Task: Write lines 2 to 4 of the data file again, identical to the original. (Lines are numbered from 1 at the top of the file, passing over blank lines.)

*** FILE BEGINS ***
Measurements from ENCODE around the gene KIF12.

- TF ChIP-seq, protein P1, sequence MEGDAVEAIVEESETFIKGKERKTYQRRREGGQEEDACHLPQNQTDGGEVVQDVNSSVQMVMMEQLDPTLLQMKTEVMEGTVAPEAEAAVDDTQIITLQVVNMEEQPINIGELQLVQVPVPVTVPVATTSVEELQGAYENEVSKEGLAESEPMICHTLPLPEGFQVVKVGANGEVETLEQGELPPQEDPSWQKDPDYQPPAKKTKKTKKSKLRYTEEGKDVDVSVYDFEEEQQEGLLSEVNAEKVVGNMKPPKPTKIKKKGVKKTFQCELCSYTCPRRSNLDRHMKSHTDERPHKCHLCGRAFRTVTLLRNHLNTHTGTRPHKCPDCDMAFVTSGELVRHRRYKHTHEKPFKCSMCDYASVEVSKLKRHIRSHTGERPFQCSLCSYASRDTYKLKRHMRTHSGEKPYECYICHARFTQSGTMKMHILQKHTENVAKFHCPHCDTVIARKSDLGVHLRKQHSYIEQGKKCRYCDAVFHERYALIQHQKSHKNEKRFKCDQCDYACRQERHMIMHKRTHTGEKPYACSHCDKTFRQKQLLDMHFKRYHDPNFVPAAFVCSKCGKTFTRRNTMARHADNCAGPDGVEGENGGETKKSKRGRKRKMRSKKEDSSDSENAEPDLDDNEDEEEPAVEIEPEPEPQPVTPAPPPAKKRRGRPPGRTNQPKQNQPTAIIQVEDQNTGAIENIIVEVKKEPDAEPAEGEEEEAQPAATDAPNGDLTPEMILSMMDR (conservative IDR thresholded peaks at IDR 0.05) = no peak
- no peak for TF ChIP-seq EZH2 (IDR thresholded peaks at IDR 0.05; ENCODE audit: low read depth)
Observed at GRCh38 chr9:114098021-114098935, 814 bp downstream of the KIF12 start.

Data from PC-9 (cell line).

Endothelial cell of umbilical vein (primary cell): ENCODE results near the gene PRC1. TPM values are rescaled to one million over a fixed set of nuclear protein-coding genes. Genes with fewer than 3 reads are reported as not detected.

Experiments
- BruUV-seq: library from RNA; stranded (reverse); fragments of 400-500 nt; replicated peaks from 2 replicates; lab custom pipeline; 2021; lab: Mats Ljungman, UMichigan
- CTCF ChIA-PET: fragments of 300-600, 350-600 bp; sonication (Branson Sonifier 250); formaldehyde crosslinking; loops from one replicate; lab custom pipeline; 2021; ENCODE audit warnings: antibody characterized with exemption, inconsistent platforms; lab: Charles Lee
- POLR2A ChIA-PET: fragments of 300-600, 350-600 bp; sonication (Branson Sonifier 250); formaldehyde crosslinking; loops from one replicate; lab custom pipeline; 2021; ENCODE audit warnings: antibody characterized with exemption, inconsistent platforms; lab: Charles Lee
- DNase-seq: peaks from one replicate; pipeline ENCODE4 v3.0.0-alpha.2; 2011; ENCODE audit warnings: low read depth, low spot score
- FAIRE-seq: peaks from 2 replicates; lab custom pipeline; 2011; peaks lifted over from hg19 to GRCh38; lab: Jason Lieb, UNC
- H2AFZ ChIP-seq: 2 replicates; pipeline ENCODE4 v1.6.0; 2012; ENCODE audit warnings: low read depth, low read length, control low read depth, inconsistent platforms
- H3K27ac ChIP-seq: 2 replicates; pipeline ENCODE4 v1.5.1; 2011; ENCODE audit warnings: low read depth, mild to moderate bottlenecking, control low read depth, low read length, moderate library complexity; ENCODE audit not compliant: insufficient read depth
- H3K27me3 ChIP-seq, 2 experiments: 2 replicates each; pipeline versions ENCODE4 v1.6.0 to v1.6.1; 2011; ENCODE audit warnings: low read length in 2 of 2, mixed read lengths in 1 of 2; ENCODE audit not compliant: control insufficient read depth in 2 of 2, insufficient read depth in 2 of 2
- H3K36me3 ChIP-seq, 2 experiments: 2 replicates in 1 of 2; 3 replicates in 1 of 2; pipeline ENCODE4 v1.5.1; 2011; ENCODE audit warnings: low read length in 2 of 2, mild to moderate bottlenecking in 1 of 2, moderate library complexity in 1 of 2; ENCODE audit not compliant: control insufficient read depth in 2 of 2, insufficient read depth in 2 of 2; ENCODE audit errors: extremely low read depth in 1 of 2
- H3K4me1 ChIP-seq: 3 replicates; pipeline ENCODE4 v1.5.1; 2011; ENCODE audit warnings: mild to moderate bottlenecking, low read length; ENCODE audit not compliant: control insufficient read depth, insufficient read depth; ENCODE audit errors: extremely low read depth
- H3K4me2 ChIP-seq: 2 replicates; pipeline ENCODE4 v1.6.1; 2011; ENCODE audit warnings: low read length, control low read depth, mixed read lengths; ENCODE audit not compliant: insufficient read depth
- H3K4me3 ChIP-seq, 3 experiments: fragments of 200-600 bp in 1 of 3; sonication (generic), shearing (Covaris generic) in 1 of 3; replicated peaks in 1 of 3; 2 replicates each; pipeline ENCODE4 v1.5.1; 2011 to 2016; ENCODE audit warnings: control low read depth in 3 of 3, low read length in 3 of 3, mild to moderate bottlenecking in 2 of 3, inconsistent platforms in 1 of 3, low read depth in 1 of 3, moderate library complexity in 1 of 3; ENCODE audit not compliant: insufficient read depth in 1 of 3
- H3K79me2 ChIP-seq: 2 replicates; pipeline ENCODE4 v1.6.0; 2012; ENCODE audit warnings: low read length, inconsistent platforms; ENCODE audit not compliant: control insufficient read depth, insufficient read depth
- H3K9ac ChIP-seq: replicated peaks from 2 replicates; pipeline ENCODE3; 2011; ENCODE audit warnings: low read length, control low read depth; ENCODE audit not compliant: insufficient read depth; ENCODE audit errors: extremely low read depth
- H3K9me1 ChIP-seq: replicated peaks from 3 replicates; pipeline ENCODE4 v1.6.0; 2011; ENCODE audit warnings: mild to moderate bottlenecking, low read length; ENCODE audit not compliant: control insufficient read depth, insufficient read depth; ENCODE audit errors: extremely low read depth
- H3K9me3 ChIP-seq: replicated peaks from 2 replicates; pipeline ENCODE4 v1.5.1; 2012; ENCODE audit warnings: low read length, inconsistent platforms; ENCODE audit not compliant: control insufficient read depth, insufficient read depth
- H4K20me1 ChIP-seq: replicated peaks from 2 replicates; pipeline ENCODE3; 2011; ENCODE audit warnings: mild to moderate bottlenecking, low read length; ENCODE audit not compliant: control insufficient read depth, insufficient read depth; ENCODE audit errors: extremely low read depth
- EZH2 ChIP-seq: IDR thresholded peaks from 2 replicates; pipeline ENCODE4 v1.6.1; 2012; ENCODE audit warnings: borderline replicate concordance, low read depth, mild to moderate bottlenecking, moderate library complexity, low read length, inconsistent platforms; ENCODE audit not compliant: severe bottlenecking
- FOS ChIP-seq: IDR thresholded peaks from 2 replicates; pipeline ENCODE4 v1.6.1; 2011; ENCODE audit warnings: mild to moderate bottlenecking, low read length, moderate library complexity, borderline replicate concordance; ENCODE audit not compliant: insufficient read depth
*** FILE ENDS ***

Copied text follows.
- TF ChIP-seq, protein P1, sequence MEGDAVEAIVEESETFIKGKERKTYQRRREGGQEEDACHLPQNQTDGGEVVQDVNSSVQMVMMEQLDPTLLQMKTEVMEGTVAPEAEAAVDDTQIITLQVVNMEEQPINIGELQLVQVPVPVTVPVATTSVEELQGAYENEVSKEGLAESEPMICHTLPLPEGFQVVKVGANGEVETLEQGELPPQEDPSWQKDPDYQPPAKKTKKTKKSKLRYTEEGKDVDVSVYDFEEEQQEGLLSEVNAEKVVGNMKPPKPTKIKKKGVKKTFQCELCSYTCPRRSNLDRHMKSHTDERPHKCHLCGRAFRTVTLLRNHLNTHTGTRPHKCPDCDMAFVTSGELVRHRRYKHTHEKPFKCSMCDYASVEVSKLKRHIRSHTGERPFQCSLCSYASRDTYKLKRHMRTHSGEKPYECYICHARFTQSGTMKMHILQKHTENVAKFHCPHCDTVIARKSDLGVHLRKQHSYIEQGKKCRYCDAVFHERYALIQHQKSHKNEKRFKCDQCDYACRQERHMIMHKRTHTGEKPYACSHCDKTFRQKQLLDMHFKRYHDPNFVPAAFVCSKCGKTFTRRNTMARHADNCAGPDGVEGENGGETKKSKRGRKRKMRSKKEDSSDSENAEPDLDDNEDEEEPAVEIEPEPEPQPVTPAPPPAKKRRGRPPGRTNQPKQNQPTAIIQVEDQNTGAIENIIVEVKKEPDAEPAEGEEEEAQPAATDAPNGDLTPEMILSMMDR (conservative IDR thresholded peaks at IDR 0.05) = no peak
- no peak for TF ChIP-seq EZH2 (IDR thresholded peaks at IDR 0.05; ENCODE audit: low read depth)
Observed at GRCh38 chr9:114098021-114098935, 814 bp downstream of the KIF12 start.